Growing up I had a strong mustache role model. My father is Black Irish, and for as long as I can remember he has sported a dark and imposing ‘stache that could, on a good day, go 12 rounds with Tom Selleck’s.
When my brothers and I were kids, my dad would take us to watch him play in a lacrosse tournament in Vail Colorado every year (he still plays at age 64). Our annual drive from Denver took us through the mighty Continental Divide. As we stared slack-jawed at its immensity, Dad would point out that the Rockies were so tall that trees stopped growing after a certain point due to lack of oxygen. Little did I realize, in my prepubescent wonder, that soon this “tree line” would become a vexing metaphor for my own disappointing facial hair.
You see, unlike my father, I am a blonde man. Instead of coming in jet black like my dad’s, my facial hair has a gradient that is, at its darkest, an amber/brown transitioning to a flaxen, nearly translucent yellow that bears an eerie sameness to my skin tone. This transition to pigmentlessness is my very own tree line. Sadly, my mustache isn’t fit to thumb wrestle Tom Selleck’s.
Luckily, a few years back I learned a little secret to give my bristles some life. One winter, when my older brother bought my brothers and me straight-razor shaves for Christmas, I asked the barber to leave my mustache alone on a lark. I found the result surprisingly appealing, despite its pale and nearly invisible color. I loved it. No one said anything until a couple of days later, when my mom came back from the store and asked me to unload some groceries. In one bag, I found Just for Men facial hair dye.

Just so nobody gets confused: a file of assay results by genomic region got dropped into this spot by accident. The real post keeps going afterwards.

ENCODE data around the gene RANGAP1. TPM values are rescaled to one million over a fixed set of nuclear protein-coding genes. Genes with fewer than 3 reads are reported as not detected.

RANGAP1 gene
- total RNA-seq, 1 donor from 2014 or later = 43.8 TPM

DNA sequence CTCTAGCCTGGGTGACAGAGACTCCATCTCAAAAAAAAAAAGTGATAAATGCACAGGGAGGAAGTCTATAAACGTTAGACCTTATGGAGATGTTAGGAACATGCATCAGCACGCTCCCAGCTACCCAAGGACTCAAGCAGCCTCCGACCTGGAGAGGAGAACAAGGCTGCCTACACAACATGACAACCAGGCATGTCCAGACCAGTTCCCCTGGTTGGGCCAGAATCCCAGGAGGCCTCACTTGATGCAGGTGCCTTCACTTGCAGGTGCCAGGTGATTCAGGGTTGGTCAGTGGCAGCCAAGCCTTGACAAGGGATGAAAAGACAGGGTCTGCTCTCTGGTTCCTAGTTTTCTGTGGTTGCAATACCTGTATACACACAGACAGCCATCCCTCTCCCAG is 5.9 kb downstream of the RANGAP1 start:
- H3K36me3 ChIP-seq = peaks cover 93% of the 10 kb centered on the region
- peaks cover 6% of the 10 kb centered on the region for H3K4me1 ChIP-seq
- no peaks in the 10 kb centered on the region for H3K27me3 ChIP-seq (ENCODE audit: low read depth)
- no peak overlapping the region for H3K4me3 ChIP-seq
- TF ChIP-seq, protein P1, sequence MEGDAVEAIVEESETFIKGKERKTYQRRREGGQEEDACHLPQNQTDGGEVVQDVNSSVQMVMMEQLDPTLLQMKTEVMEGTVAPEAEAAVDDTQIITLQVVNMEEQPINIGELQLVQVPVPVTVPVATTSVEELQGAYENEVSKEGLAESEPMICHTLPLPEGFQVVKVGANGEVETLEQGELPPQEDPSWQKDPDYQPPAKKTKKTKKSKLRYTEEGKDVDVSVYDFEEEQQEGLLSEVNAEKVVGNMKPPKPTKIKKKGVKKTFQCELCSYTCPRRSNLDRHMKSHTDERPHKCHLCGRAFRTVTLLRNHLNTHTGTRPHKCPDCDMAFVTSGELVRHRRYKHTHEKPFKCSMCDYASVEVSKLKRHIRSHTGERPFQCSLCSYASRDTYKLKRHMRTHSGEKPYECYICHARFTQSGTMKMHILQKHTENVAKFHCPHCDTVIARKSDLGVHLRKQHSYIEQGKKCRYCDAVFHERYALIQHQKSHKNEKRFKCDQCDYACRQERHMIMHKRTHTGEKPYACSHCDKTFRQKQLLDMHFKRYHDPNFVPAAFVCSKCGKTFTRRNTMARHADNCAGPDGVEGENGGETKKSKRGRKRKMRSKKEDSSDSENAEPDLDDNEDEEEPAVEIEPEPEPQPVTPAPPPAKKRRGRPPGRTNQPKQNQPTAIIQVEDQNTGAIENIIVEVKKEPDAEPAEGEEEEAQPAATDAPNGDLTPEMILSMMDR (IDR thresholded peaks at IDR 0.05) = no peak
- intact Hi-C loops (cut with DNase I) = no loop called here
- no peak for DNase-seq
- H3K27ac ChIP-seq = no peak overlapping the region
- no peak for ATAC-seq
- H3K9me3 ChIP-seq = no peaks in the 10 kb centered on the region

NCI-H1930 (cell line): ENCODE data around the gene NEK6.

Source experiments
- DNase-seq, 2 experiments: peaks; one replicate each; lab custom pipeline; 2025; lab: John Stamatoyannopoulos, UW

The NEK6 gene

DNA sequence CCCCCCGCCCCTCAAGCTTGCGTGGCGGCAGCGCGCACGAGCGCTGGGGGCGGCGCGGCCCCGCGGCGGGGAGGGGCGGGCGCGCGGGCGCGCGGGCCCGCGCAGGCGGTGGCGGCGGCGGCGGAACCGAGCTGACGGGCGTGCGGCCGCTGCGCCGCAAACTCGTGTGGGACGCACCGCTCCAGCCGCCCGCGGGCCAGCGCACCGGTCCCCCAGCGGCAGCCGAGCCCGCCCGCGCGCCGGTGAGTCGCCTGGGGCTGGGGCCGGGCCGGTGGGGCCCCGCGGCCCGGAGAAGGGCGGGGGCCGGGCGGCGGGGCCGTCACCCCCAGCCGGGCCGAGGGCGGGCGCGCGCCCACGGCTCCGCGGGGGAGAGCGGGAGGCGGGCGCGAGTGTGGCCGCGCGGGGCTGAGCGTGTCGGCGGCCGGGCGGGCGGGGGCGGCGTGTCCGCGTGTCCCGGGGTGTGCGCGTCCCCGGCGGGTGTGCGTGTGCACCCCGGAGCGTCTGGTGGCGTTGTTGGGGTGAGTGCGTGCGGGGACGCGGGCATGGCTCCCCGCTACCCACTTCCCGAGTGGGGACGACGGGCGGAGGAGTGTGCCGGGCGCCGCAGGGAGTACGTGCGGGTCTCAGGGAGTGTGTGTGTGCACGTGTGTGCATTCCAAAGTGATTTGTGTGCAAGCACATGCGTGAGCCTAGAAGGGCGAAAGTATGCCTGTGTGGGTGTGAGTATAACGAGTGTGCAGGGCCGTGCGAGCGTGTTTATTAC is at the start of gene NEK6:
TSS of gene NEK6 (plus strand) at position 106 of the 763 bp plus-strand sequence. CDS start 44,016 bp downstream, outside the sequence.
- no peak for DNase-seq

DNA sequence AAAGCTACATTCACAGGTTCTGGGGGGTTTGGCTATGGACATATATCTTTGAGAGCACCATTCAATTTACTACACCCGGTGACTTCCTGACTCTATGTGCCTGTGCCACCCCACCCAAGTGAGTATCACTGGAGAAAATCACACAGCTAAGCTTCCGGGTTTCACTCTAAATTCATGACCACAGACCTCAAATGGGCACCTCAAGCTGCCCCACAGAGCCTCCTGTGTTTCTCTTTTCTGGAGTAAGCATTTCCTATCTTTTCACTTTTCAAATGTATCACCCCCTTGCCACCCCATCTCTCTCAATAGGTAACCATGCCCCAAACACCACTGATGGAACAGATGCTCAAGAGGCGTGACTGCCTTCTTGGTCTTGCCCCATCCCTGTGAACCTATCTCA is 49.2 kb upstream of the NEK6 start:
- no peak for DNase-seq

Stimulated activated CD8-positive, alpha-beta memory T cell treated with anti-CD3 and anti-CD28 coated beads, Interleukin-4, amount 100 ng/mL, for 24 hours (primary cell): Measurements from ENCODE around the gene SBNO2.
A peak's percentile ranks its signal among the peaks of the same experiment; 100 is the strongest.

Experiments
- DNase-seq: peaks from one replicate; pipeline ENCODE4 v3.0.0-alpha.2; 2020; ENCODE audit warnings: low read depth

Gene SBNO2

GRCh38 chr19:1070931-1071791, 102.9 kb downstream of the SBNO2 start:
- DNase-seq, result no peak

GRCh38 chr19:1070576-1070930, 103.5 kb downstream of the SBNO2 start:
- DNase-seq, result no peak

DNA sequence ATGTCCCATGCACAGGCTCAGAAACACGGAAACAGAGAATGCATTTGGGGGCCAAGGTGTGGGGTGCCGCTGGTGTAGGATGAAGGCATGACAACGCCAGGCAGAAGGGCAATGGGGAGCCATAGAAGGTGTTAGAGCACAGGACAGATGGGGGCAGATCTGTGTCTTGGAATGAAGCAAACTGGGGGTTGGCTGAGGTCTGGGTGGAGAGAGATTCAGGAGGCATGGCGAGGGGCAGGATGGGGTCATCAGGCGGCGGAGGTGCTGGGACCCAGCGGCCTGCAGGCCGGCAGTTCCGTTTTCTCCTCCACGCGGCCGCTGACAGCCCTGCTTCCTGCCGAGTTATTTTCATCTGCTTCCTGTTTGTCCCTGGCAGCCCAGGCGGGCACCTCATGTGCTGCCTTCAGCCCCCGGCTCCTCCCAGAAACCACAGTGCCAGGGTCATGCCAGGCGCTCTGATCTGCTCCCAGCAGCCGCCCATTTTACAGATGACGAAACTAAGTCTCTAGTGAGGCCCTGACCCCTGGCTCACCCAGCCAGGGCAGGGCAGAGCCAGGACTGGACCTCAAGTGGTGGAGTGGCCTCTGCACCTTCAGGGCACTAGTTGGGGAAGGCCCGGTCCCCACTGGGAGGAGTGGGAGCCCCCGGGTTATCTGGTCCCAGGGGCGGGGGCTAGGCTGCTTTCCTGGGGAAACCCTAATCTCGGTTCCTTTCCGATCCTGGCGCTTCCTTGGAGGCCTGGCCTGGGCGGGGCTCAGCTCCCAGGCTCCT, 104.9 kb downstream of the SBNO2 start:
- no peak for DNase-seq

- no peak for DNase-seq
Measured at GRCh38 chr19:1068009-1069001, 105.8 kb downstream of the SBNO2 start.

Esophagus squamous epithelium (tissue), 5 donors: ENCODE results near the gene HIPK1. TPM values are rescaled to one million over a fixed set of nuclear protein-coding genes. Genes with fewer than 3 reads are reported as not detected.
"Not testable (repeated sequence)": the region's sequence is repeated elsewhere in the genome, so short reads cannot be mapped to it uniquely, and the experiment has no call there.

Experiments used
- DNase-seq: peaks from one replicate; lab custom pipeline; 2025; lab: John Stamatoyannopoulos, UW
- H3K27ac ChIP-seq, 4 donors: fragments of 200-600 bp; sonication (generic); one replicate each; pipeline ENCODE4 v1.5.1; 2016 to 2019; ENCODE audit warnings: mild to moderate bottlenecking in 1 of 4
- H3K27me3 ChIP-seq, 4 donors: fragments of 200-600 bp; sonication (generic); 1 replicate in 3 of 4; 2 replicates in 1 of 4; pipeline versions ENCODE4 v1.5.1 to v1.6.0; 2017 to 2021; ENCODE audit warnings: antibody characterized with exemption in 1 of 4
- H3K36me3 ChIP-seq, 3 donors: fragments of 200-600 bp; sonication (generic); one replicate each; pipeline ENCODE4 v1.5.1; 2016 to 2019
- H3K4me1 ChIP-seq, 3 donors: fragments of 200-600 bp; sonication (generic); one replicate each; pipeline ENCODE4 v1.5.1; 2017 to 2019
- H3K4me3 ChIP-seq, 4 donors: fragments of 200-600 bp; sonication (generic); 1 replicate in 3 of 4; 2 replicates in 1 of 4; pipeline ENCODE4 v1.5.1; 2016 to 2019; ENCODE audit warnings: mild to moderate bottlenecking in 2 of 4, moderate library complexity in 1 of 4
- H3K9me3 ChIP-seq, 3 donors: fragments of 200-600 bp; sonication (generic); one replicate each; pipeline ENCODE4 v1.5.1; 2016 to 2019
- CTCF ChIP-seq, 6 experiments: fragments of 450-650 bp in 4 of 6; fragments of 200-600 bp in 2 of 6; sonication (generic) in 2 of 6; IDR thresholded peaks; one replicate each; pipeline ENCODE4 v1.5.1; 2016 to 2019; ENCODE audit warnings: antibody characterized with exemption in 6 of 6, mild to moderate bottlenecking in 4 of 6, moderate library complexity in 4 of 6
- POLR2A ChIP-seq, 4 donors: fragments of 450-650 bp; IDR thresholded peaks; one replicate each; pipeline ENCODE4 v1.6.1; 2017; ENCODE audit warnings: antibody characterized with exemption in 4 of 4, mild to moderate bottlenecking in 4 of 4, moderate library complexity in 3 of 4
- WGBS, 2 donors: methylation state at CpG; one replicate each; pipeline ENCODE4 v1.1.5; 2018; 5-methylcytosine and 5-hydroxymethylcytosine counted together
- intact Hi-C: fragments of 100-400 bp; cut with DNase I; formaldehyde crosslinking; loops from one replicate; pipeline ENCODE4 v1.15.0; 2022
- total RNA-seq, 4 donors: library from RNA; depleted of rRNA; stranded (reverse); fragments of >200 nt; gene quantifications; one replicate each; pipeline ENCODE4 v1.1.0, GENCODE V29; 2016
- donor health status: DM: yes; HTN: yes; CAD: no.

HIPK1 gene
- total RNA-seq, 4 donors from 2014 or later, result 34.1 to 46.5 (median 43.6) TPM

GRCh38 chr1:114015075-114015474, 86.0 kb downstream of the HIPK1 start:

I got the message.
With the kit, I mixed up the dye and the base, applied, and kept it on for the required amount of time (about 5 minutes). After wiping away the residue on my upper lip, I beheld my glorious new mustache that was mostly natural looking, with only the slightest Crayola effect to it. Turns out this stuff is great even if you’re not going gray. Now I buy a box on November 1 every year.